Sustaining anything in the region of 7% growth should be good enough in a troubled and risk-laden world, says T N Ninan.
Three months ago, a Brookings Institution-Financial Times tracking index warned of emerging economies risk “leading the world economy into a slump, with lower growth and a rout in markets”. Those words will echo in many minds at the end of this past week, as the world suddenly looks like a dangerous place, and emerging markets even more so.
Over the past year, stocks and currencies have dipped in many emerging markets, including India. Over a five-year period, global stock indices have virtually doubled relative to plunging values in emerging markets. Money has been pulled out of emerging markets for several months. And if the last few days’ trends are anything to go by, the story is far from being over. George Soros is only one of many doomsayers.
Two of the original Bric economies that set the pace for a decade have slipped into recession - and a strengthening dollar has accentuated the decline. In dollar terms, Brazil’s economy has shrunk in the last couple of years by 25 per cent, while Russia’s economy has shrivelled 40 per cent.
China, while continuing to grow, is beset by transition issues and has become the primary source of global instability. The big risk is cross-country contagion through bankruptcies - and India has its share of debt-laden candidates for that scenario. Yet, through it all, India continues to look stable and healthy.
That’s if you view the country from outside. The perspective from within is quite different. Despite much activity by eager-beaver ministers in the Modi government, change on the ground has been slow and very much on the margin. Corporate profits in relation to GDP are at a decadal low. Corporate investment intentions have shrunk further, even as the number of stalled projects remains virtually unchanged.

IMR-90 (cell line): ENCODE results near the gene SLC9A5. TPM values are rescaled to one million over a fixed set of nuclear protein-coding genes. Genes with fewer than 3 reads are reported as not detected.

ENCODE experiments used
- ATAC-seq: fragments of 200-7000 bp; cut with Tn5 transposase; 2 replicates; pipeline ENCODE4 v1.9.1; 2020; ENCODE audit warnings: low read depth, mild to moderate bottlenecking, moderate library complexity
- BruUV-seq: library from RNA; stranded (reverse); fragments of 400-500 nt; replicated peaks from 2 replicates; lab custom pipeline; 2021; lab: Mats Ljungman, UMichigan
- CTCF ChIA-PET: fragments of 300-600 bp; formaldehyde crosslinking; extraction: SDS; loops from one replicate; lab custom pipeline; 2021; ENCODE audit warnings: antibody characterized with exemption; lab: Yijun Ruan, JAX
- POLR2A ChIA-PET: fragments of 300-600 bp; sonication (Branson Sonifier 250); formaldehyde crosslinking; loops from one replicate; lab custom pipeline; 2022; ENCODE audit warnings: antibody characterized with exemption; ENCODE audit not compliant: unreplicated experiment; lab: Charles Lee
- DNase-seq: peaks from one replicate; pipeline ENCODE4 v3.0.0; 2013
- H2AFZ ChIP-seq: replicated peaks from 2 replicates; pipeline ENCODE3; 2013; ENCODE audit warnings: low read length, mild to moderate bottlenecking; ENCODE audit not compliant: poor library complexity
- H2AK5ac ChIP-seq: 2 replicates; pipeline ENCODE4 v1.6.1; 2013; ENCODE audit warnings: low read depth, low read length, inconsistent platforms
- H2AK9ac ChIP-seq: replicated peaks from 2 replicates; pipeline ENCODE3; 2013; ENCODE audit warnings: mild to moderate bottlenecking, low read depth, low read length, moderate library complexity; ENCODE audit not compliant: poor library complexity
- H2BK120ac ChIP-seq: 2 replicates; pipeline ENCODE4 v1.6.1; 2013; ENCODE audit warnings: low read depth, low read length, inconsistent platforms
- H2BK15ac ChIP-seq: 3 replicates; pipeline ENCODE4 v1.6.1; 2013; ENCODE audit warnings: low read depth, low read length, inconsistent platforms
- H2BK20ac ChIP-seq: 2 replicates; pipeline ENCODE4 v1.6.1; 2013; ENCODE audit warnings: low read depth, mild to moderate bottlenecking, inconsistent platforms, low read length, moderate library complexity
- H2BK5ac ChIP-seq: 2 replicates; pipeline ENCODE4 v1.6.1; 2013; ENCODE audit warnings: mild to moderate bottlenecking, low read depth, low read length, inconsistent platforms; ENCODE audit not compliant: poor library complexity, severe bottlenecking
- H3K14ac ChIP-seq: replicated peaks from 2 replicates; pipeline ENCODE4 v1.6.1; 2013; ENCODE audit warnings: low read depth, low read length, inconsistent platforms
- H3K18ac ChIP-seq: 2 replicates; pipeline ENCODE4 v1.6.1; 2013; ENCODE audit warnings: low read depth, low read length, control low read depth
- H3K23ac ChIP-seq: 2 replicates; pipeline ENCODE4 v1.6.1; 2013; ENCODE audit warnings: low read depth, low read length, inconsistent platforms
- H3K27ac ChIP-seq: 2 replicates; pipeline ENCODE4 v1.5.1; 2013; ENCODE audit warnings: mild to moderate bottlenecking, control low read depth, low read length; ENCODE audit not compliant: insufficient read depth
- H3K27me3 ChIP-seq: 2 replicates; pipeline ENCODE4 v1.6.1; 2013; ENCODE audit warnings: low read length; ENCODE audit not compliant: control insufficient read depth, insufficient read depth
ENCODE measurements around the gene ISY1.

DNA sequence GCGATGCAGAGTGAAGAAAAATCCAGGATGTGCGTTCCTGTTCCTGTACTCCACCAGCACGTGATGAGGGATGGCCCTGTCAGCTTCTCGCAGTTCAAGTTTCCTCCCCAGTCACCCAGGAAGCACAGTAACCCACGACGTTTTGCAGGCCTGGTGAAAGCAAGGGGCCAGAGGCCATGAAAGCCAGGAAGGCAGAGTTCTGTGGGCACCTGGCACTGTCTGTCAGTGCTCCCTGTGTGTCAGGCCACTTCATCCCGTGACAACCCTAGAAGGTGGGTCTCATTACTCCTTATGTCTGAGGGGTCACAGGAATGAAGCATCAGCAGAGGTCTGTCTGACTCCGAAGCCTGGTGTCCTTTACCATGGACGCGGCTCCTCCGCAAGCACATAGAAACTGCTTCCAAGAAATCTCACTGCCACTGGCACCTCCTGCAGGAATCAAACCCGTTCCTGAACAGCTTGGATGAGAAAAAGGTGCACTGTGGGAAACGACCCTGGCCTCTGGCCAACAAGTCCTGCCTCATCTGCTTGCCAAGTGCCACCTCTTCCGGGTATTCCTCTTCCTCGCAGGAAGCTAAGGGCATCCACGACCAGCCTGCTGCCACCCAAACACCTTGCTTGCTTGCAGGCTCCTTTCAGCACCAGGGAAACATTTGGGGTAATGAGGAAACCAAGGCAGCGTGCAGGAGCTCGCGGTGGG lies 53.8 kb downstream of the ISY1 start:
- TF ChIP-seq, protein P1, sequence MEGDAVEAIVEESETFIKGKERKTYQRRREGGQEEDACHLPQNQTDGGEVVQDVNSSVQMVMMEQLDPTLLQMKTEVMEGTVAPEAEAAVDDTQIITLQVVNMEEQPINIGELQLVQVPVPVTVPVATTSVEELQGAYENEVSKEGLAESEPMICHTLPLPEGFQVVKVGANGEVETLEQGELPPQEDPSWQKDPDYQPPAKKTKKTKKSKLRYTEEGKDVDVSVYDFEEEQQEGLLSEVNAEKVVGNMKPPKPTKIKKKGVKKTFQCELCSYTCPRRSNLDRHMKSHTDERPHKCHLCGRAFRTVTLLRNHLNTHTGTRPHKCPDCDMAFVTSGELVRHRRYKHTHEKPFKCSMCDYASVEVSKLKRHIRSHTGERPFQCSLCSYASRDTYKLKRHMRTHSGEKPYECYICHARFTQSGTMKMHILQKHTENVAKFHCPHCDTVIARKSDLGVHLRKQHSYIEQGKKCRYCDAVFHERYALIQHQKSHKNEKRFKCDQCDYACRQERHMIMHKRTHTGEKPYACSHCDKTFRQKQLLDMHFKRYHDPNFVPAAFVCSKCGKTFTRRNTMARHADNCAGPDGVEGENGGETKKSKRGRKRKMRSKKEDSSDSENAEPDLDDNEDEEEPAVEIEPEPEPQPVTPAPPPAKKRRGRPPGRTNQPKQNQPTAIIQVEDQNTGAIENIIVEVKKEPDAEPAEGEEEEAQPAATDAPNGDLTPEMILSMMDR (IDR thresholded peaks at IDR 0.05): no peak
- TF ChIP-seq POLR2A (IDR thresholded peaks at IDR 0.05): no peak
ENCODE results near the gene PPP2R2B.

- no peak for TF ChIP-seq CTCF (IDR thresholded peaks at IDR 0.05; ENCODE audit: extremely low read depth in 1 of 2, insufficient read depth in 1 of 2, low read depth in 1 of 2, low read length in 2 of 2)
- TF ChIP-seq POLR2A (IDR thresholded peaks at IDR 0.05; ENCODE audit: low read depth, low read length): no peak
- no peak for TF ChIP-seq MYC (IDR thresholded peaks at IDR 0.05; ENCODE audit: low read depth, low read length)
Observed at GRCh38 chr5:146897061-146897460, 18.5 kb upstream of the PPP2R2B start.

In the infrastructure sectors, power generation has grown less than three per cent, and the railways have missed their freight traffic targets. Investment by the railways too has fallen short, causing the finance ministry to trim fiscal support. The commercial banks’ books will look worse in coming quarters as the Reserve Bank gets less indulgent about undeclared bad loans - provoking (so one hears) some troubled bank chiefs to beat a path to the Prime Minister’s Office. External trade has continued to shrink. The one bright spot remains tax collection. But one-third of the way into its tenure, the Modi government has not really been able to get on top of its inherited economic problems.
Anxious to show results, government personalities talk of increasing government spending, and easing up on fiscal consolidation. However well-intentioned, the idea runs up against the fact that state deficits are already set to grow on account of state governments taking on the bulk of accumulated discom debt, under the ‘UDAY’ programme.
So the combined deficit of Centre and states will climb over the next couple of years. Unless the government wants to risk hard-won economic stability, there is no room for further fiscal slackening, given that it has implications for government borrowing and will put pressure on interest rates. In any case, the government’s capacity to spend more is a known constraint, as the railways have shown this year.
This will be a frustrating scenario for a government that bravely promised a return to rapid economic growth. But the global as well as domestic situation compels realism in the expectations about what is feasible. Economies don’t grow at eight per cent and more when exports are plunging, and when a good bit of the banking system needs intensive care.
In fact, shooting for that target could lead to macroeconomic bungling. Sustaining anything in the region of seven per cent growth, give or take a bit, should be good enough in a troubled and risk-laden world.
Photograph: Adnan Abidi/Reuters